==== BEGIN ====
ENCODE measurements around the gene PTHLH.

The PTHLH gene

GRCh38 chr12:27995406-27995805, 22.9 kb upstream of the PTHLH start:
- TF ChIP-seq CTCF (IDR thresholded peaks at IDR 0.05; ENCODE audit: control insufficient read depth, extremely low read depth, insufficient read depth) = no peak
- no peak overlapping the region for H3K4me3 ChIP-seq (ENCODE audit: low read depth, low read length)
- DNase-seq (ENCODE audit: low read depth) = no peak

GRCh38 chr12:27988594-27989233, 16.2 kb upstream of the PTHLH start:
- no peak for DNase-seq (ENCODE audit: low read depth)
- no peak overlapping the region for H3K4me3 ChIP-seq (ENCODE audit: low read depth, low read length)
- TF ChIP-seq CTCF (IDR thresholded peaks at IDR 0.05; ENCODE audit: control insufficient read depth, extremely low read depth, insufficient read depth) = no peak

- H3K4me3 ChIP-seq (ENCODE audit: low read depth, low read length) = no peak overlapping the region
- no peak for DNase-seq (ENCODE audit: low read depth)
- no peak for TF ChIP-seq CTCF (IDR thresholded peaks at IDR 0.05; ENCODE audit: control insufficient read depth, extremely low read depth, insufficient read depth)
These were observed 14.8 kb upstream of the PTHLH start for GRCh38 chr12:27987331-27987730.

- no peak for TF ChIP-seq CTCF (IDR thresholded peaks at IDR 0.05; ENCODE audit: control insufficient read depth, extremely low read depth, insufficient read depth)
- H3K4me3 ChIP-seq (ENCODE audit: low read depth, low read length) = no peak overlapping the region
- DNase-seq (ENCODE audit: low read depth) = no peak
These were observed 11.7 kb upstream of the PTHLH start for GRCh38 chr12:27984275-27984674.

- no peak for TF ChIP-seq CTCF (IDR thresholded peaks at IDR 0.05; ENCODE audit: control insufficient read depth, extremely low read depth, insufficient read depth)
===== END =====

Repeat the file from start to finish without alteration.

ENCODE measurements around the gene PTHLH.

The PTHLH gene

GRCh38 chr12:27995406-27995805, 22.9 kb upstream of the PTHLH start:
- TF ChIP-seq CTCF (IDR thresholded peaks at IDR 0.05; ENCODE audit: control insufficient read depth, extremely low read depth, insufficient read depth) = no peak
- no peak overlapping the region for H3K4me3 ChIP-seq (ENCODE audit: low read depth, low read length)
- DNase-seq (ENCODE audit: low read depth) = no peak

GRCh38 chr12:27988594-27989233, 16.2 kb upstream of the PTHLH start:
- no peak for DNase-seq (ENCODE audit: low read depth)
- no peak overlapping the region for H3K4me3 ChIP-seq (ENCODE audit: low read depth, low read length)
- TF ChIP-seq CTCF (IDR thresholded peaks at IDR 0.05; ENCODE audit: control insufficient read depth, extremely low read depth, insufficient read depth) = no peak

- H3K4me3 ChIP-seq (ENCODE audit: low read depth, low read length) = no peak overlapping the region
- no peak for DNase-seq (ENCODE audit: low read depth)
- no peak for TF ChIP-seq CTCF (IDR thresholded peaks at IDR 0.05; ENCODE audit: control insufficient read depth, extremely low read depth, insufficient read depth)
These were observed 14.8 kb upstream of the PTHLH start for GRCh38 chr12:27987331-27987730.

- no peak for TF ChIP-seq CTCF (IDR thresholded peaks at IDR 0.05; ENCODE audit: control insufficient read depth, extremely low read depth, insufficient read depth)
- H3K4me3 ChIP-seq (ENCODE audit: low read depth, low read length) = no peak overlapping the region
- DNase-seq (ENCODE audit: low read depth) = no peak
These were observed 11.7 kb upstream of the PTHLH start for GRCh38 chr12:27984275-27984674.

- no peak for TF ChIP-seq CTCF (IDR thresholded peaks at IDR 0.05; ENCODE audit: control insufficient read depth, extremely low read depth, insufficient read depth)